ERBIL (Kurdistan 24) – Thirteen members of a Kurdish-led gang found guilty of trafficking people from the Kurdistan Region and Iraq into the UK have received sentences of up to ten years, announced British law enforcement officials on Wednesday.
“A two-year investigation, led by detectives from the South East Regional Organised Crime Unit (SEROCU), uncovered the network which specialised in facilitating the illegal movement of people,” leading to multiple successful prosecutions against those participating, read a statement. Charges included conspiracy to assist in unlawful immigration, money laundering, and perverting the course of justice.
“They targeted the Kurdish community and looked to make as much profit out of every individual they could exploit. Their only concern was their profit margins,” said the crime unit.
The gang’s ringleaders were 33-year-old Alan Hoger and 34-year-old Goran Ahmed. Both are originally from the Kurdistan Region but have lived in East Sussex for years.
“Hoger had boasted of being a millionaire to his friends, as he laundered his profits from the organised crime group with help from his wife – through legitimate companies – back to the Kurdistan Region.”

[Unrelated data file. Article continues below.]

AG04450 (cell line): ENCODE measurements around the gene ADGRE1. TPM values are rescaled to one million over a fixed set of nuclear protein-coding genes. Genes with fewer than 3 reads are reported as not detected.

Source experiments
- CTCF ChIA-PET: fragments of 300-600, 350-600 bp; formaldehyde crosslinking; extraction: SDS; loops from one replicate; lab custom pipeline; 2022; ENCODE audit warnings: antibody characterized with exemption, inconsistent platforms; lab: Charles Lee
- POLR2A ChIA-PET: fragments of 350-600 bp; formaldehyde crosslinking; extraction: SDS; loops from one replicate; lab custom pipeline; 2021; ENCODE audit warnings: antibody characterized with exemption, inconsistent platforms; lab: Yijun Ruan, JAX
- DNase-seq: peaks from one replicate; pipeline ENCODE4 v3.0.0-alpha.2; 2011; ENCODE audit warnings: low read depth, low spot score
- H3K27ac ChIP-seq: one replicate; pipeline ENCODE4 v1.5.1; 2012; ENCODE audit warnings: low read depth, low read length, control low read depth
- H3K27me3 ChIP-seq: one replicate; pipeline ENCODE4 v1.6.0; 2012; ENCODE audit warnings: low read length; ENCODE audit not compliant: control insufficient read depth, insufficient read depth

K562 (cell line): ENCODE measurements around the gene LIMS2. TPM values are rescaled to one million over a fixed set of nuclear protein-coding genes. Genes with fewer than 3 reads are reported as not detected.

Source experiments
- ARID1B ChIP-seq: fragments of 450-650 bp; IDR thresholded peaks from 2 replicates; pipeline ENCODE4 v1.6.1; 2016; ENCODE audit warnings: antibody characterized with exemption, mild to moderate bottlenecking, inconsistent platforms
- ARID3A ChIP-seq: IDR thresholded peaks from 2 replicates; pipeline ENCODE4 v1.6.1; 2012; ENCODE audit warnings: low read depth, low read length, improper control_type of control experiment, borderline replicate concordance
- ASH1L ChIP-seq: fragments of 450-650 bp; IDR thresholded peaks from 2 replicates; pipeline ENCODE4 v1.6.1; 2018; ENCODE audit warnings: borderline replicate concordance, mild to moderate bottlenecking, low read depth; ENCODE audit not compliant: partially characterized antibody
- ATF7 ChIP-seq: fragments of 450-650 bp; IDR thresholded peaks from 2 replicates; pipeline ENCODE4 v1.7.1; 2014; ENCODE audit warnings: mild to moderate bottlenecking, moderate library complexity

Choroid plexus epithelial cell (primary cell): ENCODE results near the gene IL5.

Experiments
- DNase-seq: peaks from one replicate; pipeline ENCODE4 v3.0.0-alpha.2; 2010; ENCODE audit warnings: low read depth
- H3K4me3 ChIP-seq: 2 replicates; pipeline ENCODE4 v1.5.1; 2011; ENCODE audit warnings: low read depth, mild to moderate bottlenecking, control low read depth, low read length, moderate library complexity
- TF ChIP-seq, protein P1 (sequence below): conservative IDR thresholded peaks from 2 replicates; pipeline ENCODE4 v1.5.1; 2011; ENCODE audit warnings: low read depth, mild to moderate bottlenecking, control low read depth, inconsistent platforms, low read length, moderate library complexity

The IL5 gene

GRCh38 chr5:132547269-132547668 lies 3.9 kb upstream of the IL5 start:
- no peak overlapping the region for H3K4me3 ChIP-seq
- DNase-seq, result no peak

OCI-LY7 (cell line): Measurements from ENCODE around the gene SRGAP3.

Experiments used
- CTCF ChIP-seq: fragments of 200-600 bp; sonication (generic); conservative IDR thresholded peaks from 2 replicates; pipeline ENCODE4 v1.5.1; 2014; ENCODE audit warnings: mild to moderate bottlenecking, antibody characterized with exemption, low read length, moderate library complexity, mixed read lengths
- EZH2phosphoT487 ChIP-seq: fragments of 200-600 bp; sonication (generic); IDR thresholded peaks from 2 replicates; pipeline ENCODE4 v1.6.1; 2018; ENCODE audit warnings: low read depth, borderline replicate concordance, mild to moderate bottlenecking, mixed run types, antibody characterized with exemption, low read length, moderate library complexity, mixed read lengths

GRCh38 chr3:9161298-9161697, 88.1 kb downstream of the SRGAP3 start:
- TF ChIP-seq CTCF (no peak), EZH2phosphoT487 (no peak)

Hoger was sentenced to 10 years in prison and Ahmed was handed an eight-year sentence.
Other defendants found guilty of involvement in the scheme include 30-year-old Mohammed Rasul, 34-year-old Neyaz Hamasaid, 27-year-old Arie Ali, 46-year-old Bakhtyar Mohammed, 34-year-old Alan Salam, 36-year-old Susan Mohammed, 36-yar-old Kaiwan Ali, and 37-year-old Ari Ako.
“This gang took advantage of their links to the Middle East to exploit vulnerable people for financial gain, with no concern about putting their lives in danger,” and “set up an elaborate network of contacts to facilitate their work,” continued the statement.
Instances of people from the Kurdistan Region and Iraq attempting to leave the war-torn country and immigrate to Europe through illegal smuggling routes are commonplace. Their numbers dramatically increased in 2014 after the emergence of the Islamic State.
Turkey, Greece, and Bulgaria are common stops for traffickers and migrants traveling through Eastern and Central Europe to the wealthier Western nations. Turkey is the main point of passage Kurdish and Iraqi migrants use to enter Europe.